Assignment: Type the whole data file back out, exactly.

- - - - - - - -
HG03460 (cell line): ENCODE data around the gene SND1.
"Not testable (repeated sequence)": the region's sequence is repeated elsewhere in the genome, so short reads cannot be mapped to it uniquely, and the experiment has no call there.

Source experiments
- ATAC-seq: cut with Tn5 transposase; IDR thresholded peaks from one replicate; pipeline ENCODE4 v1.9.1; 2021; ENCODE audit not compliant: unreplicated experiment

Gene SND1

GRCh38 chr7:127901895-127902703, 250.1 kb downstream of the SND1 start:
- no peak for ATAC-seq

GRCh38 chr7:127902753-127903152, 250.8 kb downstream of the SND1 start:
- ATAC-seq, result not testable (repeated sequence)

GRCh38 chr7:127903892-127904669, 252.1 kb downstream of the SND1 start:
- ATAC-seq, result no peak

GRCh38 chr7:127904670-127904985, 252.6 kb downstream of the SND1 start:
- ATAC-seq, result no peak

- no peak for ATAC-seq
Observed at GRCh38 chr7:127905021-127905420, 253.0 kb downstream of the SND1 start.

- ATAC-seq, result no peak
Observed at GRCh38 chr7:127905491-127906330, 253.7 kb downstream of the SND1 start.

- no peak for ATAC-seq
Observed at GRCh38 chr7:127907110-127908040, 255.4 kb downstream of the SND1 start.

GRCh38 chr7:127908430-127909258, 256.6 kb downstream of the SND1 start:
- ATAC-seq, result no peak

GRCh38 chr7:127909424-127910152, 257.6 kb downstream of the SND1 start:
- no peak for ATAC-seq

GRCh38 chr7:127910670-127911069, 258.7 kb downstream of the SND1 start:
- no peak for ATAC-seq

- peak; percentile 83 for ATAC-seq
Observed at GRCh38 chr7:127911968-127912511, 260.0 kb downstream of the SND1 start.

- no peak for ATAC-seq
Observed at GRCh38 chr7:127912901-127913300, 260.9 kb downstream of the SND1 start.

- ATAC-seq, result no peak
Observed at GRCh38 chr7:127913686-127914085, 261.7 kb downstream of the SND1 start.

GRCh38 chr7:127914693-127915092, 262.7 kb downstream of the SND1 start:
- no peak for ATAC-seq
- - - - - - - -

HG03460 (cell line): ENCODE data around the gene SND1.
"Not testable (repeated sequence)": the region's sequence is repeated elsewhere in the genome, so short reads cannot be mapped to it uniquely, and the experiment has no call there.

Source experiments
- ATAC-seq: cut with Tn5 transposase; IDR thresholded peaks from one replicate; pipeline ENCODE4 v1.9.1; 2021; ENCODE audit not compliant: unreplicated experiment

Gene SND1

GRCh38 chr7:127901895-127902703, 250.1 kb downstream of the SND1 start:
- no peak for ATAC-seq

GRCh38 chr7:127902753-127903152, 250.8 kb downstream of the SND1 start:
- ATAC-seq, result not testable (repeated sequence)

GRCh38 chr7:127903892-127904669, 252.1 kb downstream of the SND1 start:
- ATAC-seq, result no peak

GRCh38 chr7:127904670-127904985, 252.6 kb downstream of the SND1 start:
- ATAC-seq, result no peak

- no peak for ATAC-seq
Observed at GRCh38 chr7:127905021-127905420, 253.0 kb downstream of the SND1 start.

- ATAC-seq, result no peak
Observed at GRCh38 chr7:127905491-127906330, 253.7 kb downstream of the SND1 start.

- no peak for ATAC-seq
Observed at GRCh38 chr7:127907110-127908040, 255.4 kb downstream of the SND1 start.

GRCh38 chr7:127908430-127909258, 256.6 kb downstream of the SND1 start:
- ATAC-seq, result no peak

GRCh38 chr7:127909424-127910152, 257.6 kb downstream of the SND1 start:
- no peak for ATAC-seq

GRCh38 chr7:127910670-127911069, 258.7 kb downstream of the SND1 start:
- no peak for ATAC-seq

- peak; percentile 83 for ATAC-seq
Observed at GRCh38 chr7:127911968-127912511, 260.0 kb downstream of the SND1 start.

- no peak for ATAC-seq
Observed at GRCh38 chr7:127912901-127913300, 260.9 kb downstream of the SND1 start.

- ATAC-seq, result no peak
Observed at GRCh38 chr7:127913686-127914085, 261.7 kb downstream of the SND1 start.

GRCh38 chr7:127914693-127915092, 262.7 kb downstream of the SND1 start:
- no peak for ATAC-seq